2016 Aga Khan Award for Architecture
Kashef Chowdhury / URBANA
4. October 2016
Located in rural Gaibandha where agriculture is predominant, the project's roofscape merges with its environment. (Photo: Aga Khan Trust for Culture / Rajesh Vora)
This recipient of a 2016 Aga Khan Award for Architecture is a community centre that makes a virtue of an area susceptible to flooding in rural Bangladesh.
The centre is a training facility for the NGO Friendship, which works with communities living in the rural flatlands of northern Bangladesh. In this region permanent buildings are conventionally raised 2.4m off the ground, to mitigate flooding, but the budget did not allow that here. Instead, an earthen embankment was built around the site, with stairs leading down into the building from open ends. Adopting the vocabulary of a walled town, the programme is organised around a series of pavilions that look inwards onto courtyards and reflecting pools. Because of the embankment wall, there is no horizontal light, so in essence the centre is top-lit. This connection, between an architecture of the land and the light coming down from above, makes for a very elemental building.
Top view at dusk. The square shaped mosque is rotated to obtain the qibla direction, its roof is covered in green so it merges with the surrounding landscape. (Photo: Aga Khan Trust for Culture / Rajesh Vora)
The plan is cruciform. Circulation runs lengthwise down the centre, connecting the two external stairs, while the two parts of the programme bisect the site in the other direction – the ‘Ka’ block contains the more public spaces, such as teaching rooms and offices, and the ‘Kha’ block, the more private accommodation. Between the two blocks are large tanks for collecting rainwater. The landscaping is in two planes – at grade, brick paving in all the circulation areas and courtyards; and above, earthen rooftops with green cover, which act as insulators and absorb the rain.
To prevent flooding, the Friendship Centre is built directly on the low land and the entire site is protected with an embankment which could be built and maintained for much less. (Photo: Aga Khan Trust for Culture / Rajesh Vora)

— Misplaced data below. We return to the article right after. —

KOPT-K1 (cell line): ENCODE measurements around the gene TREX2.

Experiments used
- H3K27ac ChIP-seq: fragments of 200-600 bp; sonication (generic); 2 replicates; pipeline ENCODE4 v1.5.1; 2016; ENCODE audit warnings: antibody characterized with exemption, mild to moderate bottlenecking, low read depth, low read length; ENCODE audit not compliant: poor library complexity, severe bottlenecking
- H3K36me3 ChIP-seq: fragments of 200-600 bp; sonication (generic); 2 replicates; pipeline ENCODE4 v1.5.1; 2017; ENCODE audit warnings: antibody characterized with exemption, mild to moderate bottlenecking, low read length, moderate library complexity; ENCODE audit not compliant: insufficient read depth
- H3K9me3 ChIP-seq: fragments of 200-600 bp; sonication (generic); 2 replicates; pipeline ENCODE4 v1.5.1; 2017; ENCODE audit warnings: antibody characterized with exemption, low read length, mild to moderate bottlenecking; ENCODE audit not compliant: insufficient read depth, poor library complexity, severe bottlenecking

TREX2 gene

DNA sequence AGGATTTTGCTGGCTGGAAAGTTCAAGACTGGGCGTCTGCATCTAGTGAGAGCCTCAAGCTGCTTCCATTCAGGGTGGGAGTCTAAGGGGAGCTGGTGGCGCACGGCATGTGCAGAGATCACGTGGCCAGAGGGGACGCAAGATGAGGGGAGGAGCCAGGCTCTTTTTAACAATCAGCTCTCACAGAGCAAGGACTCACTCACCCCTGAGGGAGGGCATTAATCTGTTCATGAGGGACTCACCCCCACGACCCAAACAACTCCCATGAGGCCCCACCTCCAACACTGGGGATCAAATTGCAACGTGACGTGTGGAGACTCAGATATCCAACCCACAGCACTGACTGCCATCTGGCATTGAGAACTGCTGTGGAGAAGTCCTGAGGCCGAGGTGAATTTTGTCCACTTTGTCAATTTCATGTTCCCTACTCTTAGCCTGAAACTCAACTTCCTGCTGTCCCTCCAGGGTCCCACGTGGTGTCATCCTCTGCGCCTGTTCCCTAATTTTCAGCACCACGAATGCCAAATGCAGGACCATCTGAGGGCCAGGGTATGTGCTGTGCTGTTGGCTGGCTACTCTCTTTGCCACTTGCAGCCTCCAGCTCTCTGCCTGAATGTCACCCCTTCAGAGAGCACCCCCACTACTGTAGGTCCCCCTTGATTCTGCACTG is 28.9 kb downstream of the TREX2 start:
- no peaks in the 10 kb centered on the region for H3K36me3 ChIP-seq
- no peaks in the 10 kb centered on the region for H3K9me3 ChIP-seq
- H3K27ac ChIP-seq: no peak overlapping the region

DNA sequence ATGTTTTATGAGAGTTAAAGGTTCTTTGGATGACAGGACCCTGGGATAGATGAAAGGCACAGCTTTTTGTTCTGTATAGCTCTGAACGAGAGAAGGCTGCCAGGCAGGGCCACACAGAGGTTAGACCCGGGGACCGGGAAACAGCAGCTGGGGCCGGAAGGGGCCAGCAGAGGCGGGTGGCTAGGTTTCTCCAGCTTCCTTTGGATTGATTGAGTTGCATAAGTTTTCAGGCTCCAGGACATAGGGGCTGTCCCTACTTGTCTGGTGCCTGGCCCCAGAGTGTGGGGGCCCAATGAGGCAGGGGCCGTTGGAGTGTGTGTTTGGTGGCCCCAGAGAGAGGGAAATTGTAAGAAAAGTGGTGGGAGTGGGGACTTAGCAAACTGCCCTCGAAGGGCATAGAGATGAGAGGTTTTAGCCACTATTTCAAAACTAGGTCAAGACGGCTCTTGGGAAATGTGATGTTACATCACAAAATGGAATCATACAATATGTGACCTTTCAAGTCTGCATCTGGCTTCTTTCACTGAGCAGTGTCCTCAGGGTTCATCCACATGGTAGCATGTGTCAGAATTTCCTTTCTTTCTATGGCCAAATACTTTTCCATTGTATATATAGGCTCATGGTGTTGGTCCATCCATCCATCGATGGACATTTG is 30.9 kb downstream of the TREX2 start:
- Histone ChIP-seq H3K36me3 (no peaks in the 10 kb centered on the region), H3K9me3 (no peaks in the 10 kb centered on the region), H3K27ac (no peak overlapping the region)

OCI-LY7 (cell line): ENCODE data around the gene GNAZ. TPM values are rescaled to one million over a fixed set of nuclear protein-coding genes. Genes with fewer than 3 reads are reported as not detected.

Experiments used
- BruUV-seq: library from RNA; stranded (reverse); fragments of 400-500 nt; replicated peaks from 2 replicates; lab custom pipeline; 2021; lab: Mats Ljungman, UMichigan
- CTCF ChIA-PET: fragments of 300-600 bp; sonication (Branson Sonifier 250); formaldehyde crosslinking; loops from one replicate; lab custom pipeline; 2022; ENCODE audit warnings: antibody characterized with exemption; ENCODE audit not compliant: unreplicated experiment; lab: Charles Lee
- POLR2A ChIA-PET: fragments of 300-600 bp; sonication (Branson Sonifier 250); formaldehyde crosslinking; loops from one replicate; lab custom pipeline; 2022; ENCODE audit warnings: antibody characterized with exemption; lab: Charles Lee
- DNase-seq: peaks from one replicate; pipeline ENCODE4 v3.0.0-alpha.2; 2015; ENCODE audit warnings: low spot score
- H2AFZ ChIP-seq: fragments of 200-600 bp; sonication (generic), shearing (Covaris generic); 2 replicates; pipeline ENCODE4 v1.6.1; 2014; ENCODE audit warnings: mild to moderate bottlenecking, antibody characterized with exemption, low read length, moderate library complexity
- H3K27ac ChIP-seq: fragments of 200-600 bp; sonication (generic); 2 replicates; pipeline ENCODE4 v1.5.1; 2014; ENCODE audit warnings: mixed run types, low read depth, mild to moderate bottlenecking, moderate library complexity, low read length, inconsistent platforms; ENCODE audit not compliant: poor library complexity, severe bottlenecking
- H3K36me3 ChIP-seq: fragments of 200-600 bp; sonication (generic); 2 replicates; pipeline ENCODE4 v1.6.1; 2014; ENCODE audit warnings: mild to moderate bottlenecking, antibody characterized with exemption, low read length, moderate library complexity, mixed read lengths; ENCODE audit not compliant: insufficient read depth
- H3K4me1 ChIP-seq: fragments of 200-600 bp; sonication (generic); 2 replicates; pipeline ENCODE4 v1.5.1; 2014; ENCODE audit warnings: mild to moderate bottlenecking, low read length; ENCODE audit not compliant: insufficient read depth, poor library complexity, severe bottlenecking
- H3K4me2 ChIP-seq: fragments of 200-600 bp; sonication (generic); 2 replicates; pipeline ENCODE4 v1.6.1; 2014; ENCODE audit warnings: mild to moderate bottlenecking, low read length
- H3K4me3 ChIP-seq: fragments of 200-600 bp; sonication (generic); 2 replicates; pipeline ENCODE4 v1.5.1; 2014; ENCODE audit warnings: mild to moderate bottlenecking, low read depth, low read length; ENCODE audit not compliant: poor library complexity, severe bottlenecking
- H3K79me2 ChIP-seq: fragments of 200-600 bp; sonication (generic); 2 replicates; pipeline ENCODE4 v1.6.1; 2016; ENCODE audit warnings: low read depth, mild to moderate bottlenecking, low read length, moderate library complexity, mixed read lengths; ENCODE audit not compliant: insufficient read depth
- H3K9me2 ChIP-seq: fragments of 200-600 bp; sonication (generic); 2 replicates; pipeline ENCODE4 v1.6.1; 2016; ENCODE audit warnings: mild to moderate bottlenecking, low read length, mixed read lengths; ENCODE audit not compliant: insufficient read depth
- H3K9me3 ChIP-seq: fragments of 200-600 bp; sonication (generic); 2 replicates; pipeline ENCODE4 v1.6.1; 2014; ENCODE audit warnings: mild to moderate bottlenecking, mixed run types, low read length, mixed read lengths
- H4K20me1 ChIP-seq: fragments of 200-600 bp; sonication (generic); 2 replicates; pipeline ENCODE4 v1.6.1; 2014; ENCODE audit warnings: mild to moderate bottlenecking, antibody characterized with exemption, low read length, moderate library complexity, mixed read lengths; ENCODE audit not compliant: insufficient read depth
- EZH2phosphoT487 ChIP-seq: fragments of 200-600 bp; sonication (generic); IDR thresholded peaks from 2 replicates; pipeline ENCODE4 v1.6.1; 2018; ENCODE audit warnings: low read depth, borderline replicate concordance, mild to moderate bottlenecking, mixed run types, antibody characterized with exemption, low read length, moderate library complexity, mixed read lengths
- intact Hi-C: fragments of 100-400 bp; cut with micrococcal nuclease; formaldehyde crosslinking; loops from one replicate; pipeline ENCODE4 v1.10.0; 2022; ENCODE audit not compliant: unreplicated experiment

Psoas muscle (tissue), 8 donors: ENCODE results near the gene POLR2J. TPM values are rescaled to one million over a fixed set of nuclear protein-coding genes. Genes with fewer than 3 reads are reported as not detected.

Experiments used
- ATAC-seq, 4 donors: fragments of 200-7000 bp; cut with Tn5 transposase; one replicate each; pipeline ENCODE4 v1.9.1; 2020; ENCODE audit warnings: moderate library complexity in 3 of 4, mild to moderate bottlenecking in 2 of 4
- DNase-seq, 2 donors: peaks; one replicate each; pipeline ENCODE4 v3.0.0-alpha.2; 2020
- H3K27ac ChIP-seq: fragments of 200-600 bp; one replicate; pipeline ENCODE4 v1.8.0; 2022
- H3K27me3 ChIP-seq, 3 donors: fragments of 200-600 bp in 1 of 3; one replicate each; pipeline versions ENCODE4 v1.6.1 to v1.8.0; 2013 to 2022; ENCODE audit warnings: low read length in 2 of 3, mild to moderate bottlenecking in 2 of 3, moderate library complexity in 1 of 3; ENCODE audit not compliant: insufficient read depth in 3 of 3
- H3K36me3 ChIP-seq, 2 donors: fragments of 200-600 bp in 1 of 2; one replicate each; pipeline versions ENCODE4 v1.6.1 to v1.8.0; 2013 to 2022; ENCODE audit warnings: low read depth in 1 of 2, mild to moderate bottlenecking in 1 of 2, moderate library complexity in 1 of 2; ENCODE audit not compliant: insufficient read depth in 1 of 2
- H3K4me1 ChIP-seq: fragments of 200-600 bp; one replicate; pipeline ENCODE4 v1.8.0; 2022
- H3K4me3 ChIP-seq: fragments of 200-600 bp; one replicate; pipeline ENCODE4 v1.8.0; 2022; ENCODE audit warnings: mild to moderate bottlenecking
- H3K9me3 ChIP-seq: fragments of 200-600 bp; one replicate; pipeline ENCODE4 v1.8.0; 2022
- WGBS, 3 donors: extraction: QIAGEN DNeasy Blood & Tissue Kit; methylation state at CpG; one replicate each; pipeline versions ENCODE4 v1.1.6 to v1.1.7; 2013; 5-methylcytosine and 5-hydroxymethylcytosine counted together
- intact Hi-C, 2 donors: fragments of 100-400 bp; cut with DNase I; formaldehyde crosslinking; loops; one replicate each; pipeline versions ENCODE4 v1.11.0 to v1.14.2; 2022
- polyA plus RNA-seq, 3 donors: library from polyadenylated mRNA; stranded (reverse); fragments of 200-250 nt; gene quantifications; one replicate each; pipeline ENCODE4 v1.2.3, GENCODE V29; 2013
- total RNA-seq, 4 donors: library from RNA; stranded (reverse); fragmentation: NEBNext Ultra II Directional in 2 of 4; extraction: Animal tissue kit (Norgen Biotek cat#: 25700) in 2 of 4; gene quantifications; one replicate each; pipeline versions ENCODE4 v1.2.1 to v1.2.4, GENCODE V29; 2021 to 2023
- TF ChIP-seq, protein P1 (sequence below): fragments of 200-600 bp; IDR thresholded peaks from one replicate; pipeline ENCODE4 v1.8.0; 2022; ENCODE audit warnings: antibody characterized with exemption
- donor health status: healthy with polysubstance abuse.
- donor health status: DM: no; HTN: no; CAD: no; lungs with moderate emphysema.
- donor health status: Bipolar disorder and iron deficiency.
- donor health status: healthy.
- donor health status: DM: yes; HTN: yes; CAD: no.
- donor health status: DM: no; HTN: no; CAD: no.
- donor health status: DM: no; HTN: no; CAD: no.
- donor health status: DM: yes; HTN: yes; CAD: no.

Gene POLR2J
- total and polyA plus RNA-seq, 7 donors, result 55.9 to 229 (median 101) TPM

Traditional brick masonry is used in a modernist idiom. The bricks were sorted for size, shape and colour by the site engineers, who kept only three out of every ten bricks produced by the local kiln. Of these, only the most aesthetically pleasing were used to create the exposed brick finish, while the remainder were incorporated into the foundations and other unseen parts of the building. In parts, the structure is reinforced with concrete, as this is a seismic zone.
The ‘Ka’ Block contains the reception pavilion, offices, library, training/conference rooms and pavilions, a prayer space and a small ‘cha-shop’. (Photo: Aga Khan Trust for Culture / Rajesh Vora)
Monolithic, a seamless continuity of material in harmony with its surroundings, the Friendship Centre embodies what Louis Kahn described as an ‘architecture of the land’.
The access to the building from the earthen bundh is organised via two entrance stairs at opposite ends. The programme is then organised around a series of pavilions, courtyards and reflecting pools. (Photo: Aga Khan Trust for Culture / Rajesh Vora)
The inspiration for the building came from the Buddhist monasteries in the area, and the exposed brickwork, stark character and quadrilateral layout are clearly the architectural influence. (Photo: Aga Khan Trust for Culture / Rajesh Vora)
View of reception space in the open pavilion (Photo: Aga Khan Trust for Culture / Rajesh Vora)
The Friendship Centre gets more beautiful because it impacts so many lives and brings so much dignity to those who had forgotten to hope. (Photo: Aga Khan Trust for Culture / Rajesh Vora)
Dining room, another space that brings people together (Photo: Aga Khan Trust for Culture / Rajesh Vora)
Through training locals, Friendship's goal is enabling these vulnerable communities to improve their living conditions in many aspects: health, nutrition, education, disaster management, infrastructure development, good governance, and sustainable economic development. (Photo: Aga Khan Trust for Culture / Rajesh Vora)